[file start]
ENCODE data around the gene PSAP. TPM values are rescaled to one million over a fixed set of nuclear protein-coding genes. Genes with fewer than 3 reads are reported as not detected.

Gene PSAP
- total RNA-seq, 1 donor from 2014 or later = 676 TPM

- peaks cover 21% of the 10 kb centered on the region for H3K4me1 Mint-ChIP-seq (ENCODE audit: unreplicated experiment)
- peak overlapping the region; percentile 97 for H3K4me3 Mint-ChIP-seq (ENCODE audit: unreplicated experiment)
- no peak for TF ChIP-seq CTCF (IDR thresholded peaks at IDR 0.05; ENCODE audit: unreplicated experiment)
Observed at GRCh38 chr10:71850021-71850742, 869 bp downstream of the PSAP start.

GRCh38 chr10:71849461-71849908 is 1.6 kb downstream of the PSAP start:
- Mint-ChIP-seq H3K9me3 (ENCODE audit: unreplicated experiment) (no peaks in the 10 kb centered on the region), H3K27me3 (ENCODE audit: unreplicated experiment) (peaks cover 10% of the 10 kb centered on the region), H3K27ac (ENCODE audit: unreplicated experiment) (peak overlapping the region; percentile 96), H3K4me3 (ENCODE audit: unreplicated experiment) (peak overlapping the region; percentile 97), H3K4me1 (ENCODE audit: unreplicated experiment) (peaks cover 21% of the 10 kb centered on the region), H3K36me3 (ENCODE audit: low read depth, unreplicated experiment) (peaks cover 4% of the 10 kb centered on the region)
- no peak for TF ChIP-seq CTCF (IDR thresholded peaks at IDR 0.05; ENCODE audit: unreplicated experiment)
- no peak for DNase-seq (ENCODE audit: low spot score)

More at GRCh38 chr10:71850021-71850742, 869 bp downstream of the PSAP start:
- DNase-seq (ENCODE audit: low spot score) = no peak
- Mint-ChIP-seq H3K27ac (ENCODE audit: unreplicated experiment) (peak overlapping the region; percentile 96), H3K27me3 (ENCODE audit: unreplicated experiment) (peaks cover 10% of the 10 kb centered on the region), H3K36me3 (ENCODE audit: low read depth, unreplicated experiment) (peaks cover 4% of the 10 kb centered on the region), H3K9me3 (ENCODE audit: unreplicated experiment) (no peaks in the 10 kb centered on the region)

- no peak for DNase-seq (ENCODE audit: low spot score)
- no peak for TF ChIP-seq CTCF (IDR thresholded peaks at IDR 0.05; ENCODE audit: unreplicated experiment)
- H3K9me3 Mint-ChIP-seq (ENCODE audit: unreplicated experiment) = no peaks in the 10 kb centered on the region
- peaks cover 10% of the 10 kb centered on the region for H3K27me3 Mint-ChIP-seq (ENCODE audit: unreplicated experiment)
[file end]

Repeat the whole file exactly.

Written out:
ENCODE data around the gene PSAP. TPM values are rescaled to one million over a fixed set of nuclear protein-coding genes. Genes with fewer than 3 reads are reported as not detected.

Gene PSAP
- total RNA-seq, 1 donor from 2014 or later = 676 TPM

- peaks cover 21% of the 10 kb centered on the region for H3K4me1 Mint-ChIP-seq (ENCODE audit: unreplicated experiment)
- peak overlapping the region; percentile 97 for H3K4me3 Mint-ChIP-seq (ENCODE audit: unreplicated experiment)
- no peak for TF ChIP-seq CTCF (IDR thresholded peaks at IDR 0.05; ENCODE audit: unreplicated experiment)
Observed at GRCh38 chr10:71850021-71850742, 869 bp downstream of the PSAP start.

GRCh38 chr10:71849461-71849908 is 1.6 kb downstream of the PSAP start:
- Mint-ChIP-seq H3K9me3 (ENCODE audit: unreplicated experiment) (no peaks in the 10 kb centered on the region), H3K27me3 (ENCODE audit: unreplicated experiment) (peaks cover 10% of the 10 kb centered on the region), H3K27ac (ENCODE audit: unreplicated experiment) (peak overlapping the region; percentile 96), H3K4me3 (ENCODE audit: unreplicated experiment) (peak overlapping the region; percentile 97), H3K4me1 (ENCODE audit: unreplicated experiment) (peaks cover 21% of the 10 kb centered on the region), H3K36me3 (ENCODE audit: low read depth, unreplicated experiment) (peaks cover 4% of the 10 kb centered on the region)
- no peak for TF ChIP-seq CTCF (IDR thresholded peaks at IDR 0.05; ENCODE audit: unreplicated experiment)
- no peak for DNase-seq (ENCODE audit: low spot score)

More at GRCh38 chr10:71850021-71850742, 869 bp downstream of the PSAP start:
- DNase-seq (ENCODE audit: low spot score) = no peak
- Mint-ChIP-seq H3K27ac (ENCODE audit: unreplicated experiment) (peak overlapping the region; percentile 96), H3K27me3 (ENCODE audit: unreplicated experiment) (peaks cover 10% of the 10 kb centered on the region), H3K36me3 (ENCODE audit: low read depth, unreplicated experiment) (peaks cover 4% of the 10 kb centered on the region), H3K9me3 (ENCODE audit: unreplicated experiment) (no peaks in the 10 kb centered on the region)

- no peak for DNase-seq (ENCODE audit: low spot score)
- no peak for TF ChIP-seq CTCF (IDR thresholded peaks at IDR 0.05; ENCODE audit: unreplicated experiment)
- H3K9me3 Mint-ChIP-seq (ENCODE audit: unreplicated experiment) = no peaks in the 10 kb centered on the region
- peaks cover 10% of the 10 kb centered on the region for H3K27me3 Mint-ChIP-seq (ENCODE audit: unreplicated experiment)